Paul Hardy's George Case Concertina - 3087

Pictures of George Case Concertina 3087

diagonal side left right

Description of George Case Concertina 3087

It is hexagonal with 48 flat-top nickel keys. The ends are black ebony veneer with fretwork, and fine inlaid nickel decorations. The bellows are in good condition with patterned papers in the typical George Case green/brown/pink style, and gold tooling in the leather end blocks.

One one end, in an oval aperture in the fretwork can be read: "Patent / CONCERTINA / By / GEORGE CASE / BOOSEY&CHING, HOLLES ST / LONDON".

At the other end there is no serial number visible, probably because it would originally have been printed on a chamois leather baffle which is now missing. However the serial number of 3087 is on both ends of the inside reedpans and on the inside if the bellows frame. This probably dates it from around 1859-60 as 3087 is lower than any other serial number I can find with the same "Boosey&Ching" address. Boosey and Sons took over George Case in 1856, and after becoming Boosey&Ching of Holles Street, soon moved to Wells Street, then became Boosey & Co in 1864. Let's work on 1859 as a likely date.

It is very similar to this example in Neil Wayne's museum. For more information on George Case, and clues that helped in the dating of this concertina based on changes in company names, see Steve Flint's "Case Notes". A price list of Case concertinas from 1860 shows that this was their top model "The Patent Concert Concertina", costing 12 guineas (12.60).

It has its probably original rosewood wooden hexagonal ends-up box, which has however been relined and has no lock.

It is an English concertina, which means that it produces the same note when a key is pressed, regardless of whether the bellows are going in or out. The other main type of concertina is the Anglo, which gives different notes according to bellows direction, like a mouth organ does.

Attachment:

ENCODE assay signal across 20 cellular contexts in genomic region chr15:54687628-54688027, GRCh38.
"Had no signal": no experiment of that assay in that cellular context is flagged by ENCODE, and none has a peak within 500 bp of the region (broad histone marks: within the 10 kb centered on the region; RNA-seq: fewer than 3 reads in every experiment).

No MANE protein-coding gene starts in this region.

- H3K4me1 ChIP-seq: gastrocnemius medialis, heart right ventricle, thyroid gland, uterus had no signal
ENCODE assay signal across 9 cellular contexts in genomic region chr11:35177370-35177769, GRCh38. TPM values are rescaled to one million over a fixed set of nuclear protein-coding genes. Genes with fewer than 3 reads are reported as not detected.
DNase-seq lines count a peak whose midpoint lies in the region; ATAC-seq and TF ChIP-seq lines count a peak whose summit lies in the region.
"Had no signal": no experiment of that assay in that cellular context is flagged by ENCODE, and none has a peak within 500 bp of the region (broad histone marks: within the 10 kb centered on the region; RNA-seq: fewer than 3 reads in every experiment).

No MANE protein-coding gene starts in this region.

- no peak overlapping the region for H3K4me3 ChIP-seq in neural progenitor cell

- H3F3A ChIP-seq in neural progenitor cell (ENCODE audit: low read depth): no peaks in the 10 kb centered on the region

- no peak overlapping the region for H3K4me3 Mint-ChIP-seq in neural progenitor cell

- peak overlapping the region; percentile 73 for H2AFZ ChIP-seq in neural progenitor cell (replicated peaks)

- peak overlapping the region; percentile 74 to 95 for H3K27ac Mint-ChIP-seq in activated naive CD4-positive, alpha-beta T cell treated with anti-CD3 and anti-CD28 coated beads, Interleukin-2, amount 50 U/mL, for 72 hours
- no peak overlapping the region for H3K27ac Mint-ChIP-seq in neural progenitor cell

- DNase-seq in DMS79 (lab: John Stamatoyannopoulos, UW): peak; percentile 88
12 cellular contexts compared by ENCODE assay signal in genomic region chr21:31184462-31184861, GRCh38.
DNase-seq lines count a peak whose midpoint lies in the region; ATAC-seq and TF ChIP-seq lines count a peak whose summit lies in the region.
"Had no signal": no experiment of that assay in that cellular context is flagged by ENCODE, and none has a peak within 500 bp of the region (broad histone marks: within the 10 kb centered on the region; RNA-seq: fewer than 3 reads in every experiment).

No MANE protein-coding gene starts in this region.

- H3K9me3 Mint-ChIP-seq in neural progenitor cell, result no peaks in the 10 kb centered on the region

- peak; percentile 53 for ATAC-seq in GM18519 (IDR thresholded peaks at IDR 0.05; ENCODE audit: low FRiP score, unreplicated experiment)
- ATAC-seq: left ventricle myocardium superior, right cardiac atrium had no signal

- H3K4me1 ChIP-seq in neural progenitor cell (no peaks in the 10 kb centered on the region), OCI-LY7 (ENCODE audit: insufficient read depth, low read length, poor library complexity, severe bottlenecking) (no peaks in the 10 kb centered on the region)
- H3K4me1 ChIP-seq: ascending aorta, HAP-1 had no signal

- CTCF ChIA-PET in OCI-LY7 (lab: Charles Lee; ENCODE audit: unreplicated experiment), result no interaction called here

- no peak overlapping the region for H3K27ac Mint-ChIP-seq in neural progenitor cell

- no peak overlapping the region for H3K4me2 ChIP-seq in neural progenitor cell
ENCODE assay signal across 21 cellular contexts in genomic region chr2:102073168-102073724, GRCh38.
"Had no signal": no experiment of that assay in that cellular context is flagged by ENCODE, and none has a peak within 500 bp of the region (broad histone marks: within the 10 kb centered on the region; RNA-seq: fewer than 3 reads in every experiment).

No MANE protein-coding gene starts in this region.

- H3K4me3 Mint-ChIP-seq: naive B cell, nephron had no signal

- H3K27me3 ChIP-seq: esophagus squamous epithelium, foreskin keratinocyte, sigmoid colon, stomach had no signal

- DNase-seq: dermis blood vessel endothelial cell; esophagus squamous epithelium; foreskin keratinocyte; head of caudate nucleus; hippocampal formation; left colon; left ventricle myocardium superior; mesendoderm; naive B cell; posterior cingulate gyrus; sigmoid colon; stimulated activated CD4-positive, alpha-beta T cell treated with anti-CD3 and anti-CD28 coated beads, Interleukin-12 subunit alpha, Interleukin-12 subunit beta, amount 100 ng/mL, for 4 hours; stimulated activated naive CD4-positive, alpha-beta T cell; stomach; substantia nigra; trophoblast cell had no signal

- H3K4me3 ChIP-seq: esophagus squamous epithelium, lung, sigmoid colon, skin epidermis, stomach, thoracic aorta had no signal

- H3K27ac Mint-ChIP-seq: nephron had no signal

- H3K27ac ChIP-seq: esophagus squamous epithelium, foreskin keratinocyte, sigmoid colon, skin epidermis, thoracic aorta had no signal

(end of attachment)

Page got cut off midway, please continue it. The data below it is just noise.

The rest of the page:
My time with this concertina

The instrument was bought in February 2014 from Simon Skelton in Devon, UK. He got it from his dentist in north Devon ten years before, who got it from a close friend of his dad's who'd left it to him. Simon thinks that previously it was used in the Salvation Army in Launceston, Cornwall.

Condition on arrival was good (considering its age). There were a couple of very high notes not sounding in one direction, but in general it was playable, with a nice sweet tone.

The reeds are steel, in brass shoes. It is not in concert pitch, being about 50 cents sharp, so in old philharmonic pitch. Not good for playing with others!

The main oddity of its construction is the presence of reed chambers on both sides of the reedpan. On an ordinary concertina the inside of the reedpan is smooth, but on this one, there are internal divisions, topped by wooden hexagonal 'baffles' on the interior of the reedpans, facing the bellows, to create resonant cavities for the inner reeds. See photos below. Chris Flint describes these as 'double chamber' reed pans - supposedly developed to equalise the sound between the 'pull' & the 'draw'. More on this as I research it.

More Pictures of George Case Concertina 3087

bellows out diagonal label left
Bellows Diagonal view Label Left side
right action padboard bellows in
Right side Action Padboard Bellows frame
end in inside reedpan reeds
Inside end Inside bellows Reedpan Reeds
baffle top baffle side draw reeds push reeds
Baffle top Baffle side Draw Push (baffle removed)

Do you know anything more about this concertina ?

Use paul at paulhardy dot net to send me an email message if you know anything about this instrument.


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